This morning, I appeared on CNN’s New Day to discuss my investigation into Animal Planet’s hit reality TV show, Call of the Wildman. (Watch the interview above). My story detailed a cavalier culture of animal treatment on the set of the show, produced by New York’s Sharp Entertainment, including the improper drugging of a zebra and the placement of bats—a protected species in Texas—inside a Houston hair salon to be “rescued” by the show’s star, Ernie Brown Jr., a.k.a. Turtleman. Dan Adler, a senior vice president with the production company, represented the program for the first time in public since the story broke on Tuesday.
Most notable was Adler’s insistence that nothing whatsoever occurred on COTWM sets that could be described as improper: “The idea that there is a culture of neglect or abuse on the show is completely false,” he said. “So many shows out there kill animals for sport or for money. This show is about saving them.” Adler also said that Sharp’s own internal investigation, prompted by a former staffer last May, failed to find anything questionable with production practices.
But at the same time, new evidence is emerging of another case involving legally dubious production activities. In a letter sent in August 2013, Kentucky wildlife officials warned Brown that he was breaking the law.
The letter, made available to Mother Jones, was sent by legal counsel for the Kentucky Department of Fish and Wildlife Resources, after officials saw footage of Turtleman catching a deer in a consignment store on YouTube—despite the fact that that’s against Kentucky law, according to department spokesman Mark Marraccini.
Addressed to Ernie Brown Jr., the letter states that, “Our regulation…prohibits a NWCO [Nuisance Wildlife Control Operator] from taking white-tailed deer unless specifically authorized by the Commissioner.” The letter also says Turtleman’s actions breached another state law governing animal welfare, which entails the risk of “criminal citation.”
Also, state law…makes it illegal for any person to take, pursue, or attempt to take or pursue, or otherwise molest an elk, deer, wild turkey, or bear in a manner contrary to the Department’s regulations. Such action may result in the revocation of your NWCO permit…for a minimum of three years and/or a criminal citation.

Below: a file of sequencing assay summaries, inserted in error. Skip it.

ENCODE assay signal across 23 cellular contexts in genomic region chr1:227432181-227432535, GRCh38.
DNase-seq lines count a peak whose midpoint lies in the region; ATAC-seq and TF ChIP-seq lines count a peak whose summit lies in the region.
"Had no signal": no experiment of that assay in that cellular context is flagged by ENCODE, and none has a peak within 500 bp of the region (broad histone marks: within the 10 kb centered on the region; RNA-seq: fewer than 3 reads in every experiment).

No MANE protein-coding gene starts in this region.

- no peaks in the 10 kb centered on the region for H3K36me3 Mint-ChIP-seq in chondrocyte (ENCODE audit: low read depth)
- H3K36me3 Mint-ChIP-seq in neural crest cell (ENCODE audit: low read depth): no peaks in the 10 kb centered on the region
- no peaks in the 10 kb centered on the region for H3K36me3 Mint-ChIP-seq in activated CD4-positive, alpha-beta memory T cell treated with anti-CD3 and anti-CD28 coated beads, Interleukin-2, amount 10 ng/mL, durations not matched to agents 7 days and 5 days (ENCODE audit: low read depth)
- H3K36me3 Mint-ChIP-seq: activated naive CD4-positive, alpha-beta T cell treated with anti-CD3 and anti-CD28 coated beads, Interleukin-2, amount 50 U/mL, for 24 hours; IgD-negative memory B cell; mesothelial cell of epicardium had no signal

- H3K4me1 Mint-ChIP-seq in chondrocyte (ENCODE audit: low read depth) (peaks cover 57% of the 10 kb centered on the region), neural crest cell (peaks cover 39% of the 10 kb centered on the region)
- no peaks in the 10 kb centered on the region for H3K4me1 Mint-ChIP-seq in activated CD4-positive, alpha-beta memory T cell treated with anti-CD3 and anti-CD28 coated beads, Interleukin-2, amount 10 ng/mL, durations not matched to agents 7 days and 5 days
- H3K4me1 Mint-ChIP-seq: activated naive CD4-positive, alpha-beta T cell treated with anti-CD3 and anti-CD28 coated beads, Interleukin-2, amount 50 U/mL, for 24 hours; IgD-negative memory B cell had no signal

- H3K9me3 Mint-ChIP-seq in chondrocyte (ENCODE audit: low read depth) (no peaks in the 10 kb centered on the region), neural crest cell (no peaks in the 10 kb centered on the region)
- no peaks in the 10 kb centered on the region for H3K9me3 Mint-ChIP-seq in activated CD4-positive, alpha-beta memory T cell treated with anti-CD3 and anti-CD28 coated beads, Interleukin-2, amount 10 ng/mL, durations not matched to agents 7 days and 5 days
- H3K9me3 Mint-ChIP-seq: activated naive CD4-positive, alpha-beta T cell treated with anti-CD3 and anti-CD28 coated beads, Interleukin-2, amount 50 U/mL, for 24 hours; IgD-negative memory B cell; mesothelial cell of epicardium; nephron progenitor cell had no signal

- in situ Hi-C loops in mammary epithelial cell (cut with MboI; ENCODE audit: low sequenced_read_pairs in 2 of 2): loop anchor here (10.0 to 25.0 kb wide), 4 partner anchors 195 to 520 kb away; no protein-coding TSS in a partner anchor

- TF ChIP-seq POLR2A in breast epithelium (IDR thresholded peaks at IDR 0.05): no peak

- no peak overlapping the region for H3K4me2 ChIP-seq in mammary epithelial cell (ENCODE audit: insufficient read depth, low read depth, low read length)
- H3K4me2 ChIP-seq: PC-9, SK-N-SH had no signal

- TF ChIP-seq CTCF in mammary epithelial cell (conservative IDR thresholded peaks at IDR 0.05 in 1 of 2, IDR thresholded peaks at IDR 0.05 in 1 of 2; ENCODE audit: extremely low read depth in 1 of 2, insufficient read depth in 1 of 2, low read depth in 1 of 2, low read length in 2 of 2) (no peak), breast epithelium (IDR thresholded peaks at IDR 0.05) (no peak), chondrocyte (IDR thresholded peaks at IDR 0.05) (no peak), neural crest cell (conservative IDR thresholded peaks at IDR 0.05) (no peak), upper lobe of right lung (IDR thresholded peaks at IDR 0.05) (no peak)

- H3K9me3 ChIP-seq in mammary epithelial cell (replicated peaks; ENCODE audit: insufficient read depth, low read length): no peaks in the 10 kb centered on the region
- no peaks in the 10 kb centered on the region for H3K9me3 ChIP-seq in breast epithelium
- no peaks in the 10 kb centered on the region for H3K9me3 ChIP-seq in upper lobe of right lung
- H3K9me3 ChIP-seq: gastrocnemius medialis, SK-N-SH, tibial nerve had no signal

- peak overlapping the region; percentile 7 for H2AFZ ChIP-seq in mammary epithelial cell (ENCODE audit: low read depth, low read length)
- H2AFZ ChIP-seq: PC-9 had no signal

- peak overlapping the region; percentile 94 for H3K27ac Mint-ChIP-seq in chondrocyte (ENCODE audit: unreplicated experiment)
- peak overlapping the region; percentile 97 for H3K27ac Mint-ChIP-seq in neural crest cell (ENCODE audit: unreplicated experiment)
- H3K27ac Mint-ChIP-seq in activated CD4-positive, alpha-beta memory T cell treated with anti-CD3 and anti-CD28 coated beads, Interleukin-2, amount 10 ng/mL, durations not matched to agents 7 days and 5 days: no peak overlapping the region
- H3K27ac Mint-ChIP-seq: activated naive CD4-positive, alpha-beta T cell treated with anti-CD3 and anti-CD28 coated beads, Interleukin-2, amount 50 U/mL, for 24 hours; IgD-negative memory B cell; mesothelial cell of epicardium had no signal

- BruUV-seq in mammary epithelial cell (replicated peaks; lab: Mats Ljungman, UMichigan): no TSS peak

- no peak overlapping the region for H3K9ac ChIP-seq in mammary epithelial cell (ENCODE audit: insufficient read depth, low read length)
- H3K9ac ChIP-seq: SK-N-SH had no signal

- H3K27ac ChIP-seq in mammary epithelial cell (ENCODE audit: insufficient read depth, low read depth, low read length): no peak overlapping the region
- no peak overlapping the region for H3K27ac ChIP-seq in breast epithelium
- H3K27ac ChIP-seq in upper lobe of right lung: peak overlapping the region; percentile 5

Mother Jones has filed an open records request with the department to see responses from Turtleman, Sharp Entertainment, or Animal Planet to the department’s letter. We have also approached producers for comment on the incident, with no response. Sharp has previously told Mother Jones that all animals were handled legally by licensed wildlife personnel while on set.
The deer episode questioned by Kentucky officials involves a buck laying waste to a store, where it has somehow become stranded. Turtleman and his team attempt to corner and chase the deer, and then tackle it to the ground by its antlers, but not before havoc breaks out and crockery crashes to the floor:
Kentucky Department of Fish and Wildlife Resources’ Marraccini says officials are “looking into” other cases outlined in the Mother Jones‘ investigation that occurred in Kentucky, including a wallaby whose owner transported it across state lines from Ohio without the proper permits, and a baby raccoon that died after the filming of an episode.
Turtleman has long been on the Kentucky department’s radar. “We’ve known Ernie a long time,” says Marraccini. “And sometimes you have to send him a letter.”
Meanwhile, federal officials at the United States Department of Agriculture have told Mother Jones that they will open an inquiry into the cases outlined in our investigation. The Animal and Plant Health Inspection Service, the agency tasked with administering the Animal Welfare Act, will formally initiate a “complaint” procedure within the agency to learn more about the specific cases. “Based on the information provided in the article, we will be looking into this to determine whether the activities conducted require an AWA license,” said public affairs representative Tanya Espinosa.
Many groups that work with animals—for example, animal research facilities and parks that display animals to the public—must be licensed or registered by the USDA. Jason Clay, the owner of the drugged zebra used during filming an episode for Call of the Wildman, for example, is licensed under the federal regulations for “animal exhibitors,” which specify that “drugs, such as tranquilizers, shall not be used to facilitate, allow, or provide for public handling of the animals,” and that handling of animals should not cause trauma, behavioral stress, physical harm, or unnecessary discomfort.
Espinosa says it’s unclear how long this preliminary step might take after the complaint has been filed. Complaints like this are usually conducted to determine whether or not the department will proceed to a more formal investigation.
In a statement, Nicole Paquette, vice president of wildlife protection for the Humane Society of the United States, wrote: “We are thankful to Mother Jones for opening up people’s eyes to a form of animal exploitation that few would ever think about when watching one of these reality TV shows. We hope that networks that air reality shows like Call of the Wildman reconsider including these type of staged shows that place animals in harm’s way and we encourage the state of Kentucky to investigate and revoke Ernie Brown’s nuisance wildlife control operators permit.”
An online petition urging producers to change their practices now has more than 24,000 signatures. Viewers have also been sounding off on Animal Planet’s Facebook page, where one typical comment reads: “Dear animal planet, I will no longer watch your station. The staged Wildman shows, the neglect of animals on this so called reality show…All play into my decision of not watching your station.”